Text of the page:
With a deep-rooted passion for empowering his fellow songwriters, Golan has also devoted much of his time and energy to advocacy work, including spearheading the initiative to add songwriters to the Album of the Year category at the Grammy Awards. He also played a key role in rallying the songwriting community in support of the Music Modernization Act—a groundbreaking piece of legislation designed to update copyright law in consideration of new technology like digital streaming. As Golan explains, that effort was sparked by his breakout success in co-producing And the Writer Is… (a podcast featuring Golan’s interviews with such esteemed hitmakers as Kenny “Babyface” Edmonds, Jack Antonoff, Ryan Tedder, and Justin Tranter). “I started interviewing other writers because I thought it would be good for our community, but then we ended up getting millions of downloads,” he says. “Once that started to happen I thought, ‘Now we’ve got to fight for something,’ and that led to putting together this legislation that changed the whole course of our industry.”

Since first bringing The Wrong Man to homes around the world, Golan has adapted the narrative for an underground musical that won three prizes at the 2014 Ovation Awards (an LA STAGE Alliance event celebrating theatrical excellence). More recently, he teamed up with director John Hwang (a filmmaker who’s worked with Beyoncé and Rihanna) and created a feature-length animated version of The Wrong Man, which premiered at the 2019 Tribeca Film Festival. As part of the premiere, Golan joined in a panel including social-justice advocates Noura Jackson and Yusef Salaam (one of the Central Park Five) and Innocence Project founding board member Jason Flom. “We’re working hard to shine a light on all the wrongly convicted people who are in prison indefinitely, without having been given proper DNA testing or the ability to defend themselves,” says Golan of his ongoing partnership with the Innocence Project.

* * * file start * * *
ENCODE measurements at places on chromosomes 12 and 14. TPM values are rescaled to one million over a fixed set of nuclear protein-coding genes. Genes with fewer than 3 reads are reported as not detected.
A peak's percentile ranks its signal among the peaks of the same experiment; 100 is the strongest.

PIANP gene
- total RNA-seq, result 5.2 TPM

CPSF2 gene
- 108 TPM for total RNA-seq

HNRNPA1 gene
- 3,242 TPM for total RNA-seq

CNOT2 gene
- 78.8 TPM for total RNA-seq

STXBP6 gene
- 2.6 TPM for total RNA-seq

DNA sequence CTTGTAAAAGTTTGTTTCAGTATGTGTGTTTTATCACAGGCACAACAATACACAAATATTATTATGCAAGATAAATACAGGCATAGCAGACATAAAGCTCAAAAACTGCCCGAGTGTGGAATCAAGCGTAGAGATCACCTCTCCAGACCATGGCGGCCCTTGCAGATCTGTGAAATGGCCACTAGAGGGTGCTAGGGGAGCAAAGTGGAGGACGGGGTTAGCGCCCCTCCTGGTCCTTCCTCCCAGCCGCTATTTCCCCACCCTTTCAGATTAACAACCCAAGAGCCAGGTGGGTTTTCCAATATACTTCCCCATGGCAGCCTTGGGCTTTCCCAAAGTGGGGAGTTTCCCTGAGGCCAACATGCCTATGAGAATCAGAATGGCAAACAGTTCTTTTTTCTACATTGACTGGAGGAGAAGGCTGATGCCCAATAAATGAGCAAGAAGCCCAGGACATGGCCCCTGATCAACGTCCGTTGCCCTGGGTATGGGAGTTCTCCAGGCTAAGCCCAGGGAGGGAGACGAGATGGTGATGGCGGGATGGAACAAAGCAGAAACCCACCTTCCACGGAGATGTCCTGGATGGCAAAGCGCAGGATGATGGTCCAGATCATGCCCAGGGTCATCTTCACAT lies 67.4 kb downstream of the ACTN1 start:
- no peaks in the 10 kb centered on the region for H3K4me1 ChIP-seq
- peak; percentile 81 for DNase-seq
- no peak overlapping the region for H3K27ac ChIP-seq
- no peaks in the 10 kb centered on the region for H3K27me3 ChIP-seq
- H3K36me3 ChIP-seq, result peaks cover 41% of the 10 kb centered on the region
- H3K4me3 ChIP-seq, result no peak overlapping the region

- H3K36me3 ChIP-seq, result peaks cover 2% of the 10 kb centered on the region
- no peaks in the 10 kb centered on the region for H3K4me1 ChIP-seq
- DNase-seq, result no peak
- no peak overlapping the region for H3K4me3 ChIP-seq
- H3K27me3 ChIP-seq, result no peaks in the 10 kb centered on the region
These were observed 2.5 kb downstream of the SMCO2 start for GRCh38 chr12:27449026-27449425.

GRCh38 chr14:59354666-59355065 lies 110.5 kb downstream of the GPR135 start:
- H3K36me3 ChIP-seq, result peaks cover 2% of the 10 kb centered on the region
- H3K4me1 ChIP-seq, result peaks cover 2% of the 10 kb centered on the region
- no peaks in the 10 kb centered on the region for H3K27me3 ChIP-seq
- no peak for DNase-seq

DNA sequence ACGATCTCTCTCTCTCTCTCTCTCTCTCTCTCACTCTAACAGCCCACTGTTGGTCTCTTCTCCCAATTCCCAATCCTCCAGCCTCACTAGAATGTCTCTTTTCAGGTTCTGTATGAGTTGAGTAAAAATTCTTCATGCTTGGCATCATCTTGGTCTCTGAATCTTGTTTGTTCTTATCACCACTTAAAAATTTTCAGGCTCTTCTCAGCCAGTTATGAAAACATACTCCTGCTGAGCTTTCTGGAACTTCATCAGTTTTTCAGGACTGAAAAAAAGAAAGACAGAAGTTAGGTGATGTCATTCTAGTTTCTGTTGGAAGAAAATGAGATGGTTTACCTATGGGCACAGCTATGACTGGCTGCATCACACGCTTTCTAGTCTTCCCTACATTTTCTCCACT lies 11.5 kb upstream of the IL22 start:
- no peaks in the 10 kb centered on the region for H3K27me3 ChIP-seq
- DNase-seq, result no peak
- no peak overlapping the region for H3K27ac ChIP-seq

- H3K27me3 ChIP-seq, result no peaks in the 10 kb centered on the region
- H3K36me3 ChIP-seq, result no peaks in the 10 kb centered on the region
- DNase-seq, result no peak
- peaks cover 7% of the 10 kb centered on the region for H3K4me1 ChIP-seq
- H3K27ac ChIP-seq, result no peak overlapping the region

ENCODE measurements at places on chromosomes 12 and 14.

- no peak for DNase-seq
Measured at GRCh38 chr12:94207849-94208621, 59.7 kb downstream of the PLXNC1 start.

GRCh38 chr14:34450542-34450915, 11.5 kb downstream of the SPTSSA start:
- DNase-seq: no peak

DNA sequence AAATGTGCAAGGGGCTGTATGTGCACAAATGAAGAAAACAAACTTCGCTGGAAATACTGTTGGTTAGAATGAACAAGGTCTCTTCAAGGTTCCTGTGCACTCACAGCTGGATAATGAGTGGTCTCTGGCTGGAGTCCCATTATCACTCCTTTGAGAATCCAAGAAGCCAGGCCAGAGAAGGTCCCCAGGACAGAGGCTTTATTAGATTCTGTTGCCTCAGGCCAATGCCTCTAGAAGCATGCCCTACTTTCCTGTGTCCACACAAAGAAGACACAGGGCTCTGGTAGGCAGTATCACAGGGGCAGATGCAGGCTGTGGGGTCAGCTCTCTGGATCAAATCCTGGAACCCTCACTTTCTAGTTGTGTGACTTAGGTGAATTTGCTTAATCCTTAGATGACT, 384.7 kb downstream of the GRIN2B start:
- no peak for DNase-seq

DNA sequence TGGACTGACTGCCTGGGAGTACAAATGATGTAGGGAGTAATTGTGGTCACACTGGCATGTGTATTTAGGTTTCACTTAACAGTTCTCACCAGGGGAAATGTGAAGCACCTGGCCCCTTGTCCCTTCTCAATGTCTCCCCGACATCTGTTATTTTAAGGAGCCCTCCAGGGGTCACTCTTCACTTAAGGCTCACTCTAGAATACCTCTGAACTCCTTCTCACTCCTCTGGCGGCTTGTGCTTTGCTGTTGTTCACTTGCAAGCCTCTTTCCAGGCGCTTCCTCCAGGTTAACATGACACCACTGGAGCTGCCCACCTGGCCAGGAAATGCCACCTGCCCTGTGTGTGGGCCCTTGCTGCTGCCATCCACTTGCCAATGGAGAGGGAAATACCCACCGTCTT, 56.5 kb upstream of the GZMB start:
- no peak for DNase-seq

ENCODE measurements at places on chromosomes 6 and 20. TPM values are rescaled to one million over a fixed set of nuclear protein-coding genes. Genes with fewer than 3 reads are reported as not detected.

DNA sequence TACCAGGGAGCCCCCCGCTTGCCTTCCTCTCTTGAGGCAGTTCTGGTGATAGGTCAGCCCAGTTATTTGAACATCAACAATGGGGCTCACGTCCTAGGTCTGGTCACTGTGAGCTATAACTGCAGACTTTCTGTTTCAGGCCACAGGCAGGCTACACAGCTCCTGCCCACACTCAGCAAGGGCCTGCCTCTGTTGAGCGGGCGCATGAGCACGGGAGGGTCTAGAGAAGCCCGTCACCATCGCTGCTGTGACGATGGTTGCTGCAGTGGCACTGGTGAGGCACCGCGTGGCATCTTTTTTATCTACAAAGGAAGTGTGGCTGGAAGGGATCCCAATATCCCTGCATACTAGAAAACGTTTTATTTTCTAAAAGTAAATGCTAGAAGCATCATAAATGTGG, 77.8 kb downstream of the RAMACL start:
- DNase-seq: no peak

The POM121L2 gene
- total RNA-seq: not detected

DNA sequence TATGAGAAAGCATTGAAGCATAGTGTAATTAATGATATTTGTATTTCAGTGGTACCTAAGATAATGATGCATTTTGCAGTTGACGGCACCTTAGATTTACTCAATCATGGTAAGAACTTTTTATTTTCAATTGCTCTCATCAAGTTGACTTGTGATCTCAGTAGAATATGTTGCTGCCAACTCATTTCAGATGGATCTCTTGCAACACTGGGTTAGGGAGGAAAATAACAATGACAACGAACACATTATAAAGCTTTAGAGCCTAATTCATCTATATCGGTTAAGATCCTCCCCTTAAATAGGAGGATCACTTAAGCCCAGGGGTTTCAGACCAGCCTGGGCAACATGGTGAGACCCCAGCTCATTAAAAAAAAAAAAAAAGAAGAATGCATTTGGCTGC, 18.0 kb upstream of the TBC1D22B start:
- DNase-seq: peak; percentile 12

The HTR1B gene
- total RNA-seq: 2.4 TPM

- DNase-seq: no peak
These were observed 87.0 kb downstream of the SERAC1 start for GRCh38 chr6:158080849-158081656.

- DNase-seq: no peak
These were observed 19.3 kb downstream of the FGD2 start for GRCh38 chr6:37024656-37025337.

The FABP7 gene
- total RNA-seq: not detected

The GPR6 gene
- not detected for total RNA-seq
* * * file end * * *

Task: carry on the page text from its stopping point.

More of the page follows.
As Golan gears up for the Broadway premiere of The Wrong Man—a bigger, bolder, more elaborately realized version of those living-room shows from years ago—he hopes that the album might offer audiences a more intimate experience of the fable he’s created. “I’ve always identified with the tradition of the troubadour, the songwriters who’d go around playing their music for all the aristocrats,” says Golan. “I did that for years with The Wrong Man, and now I’d love for people to take an hour to shut out the rest of the world, put the album on, and let this story just take them over.”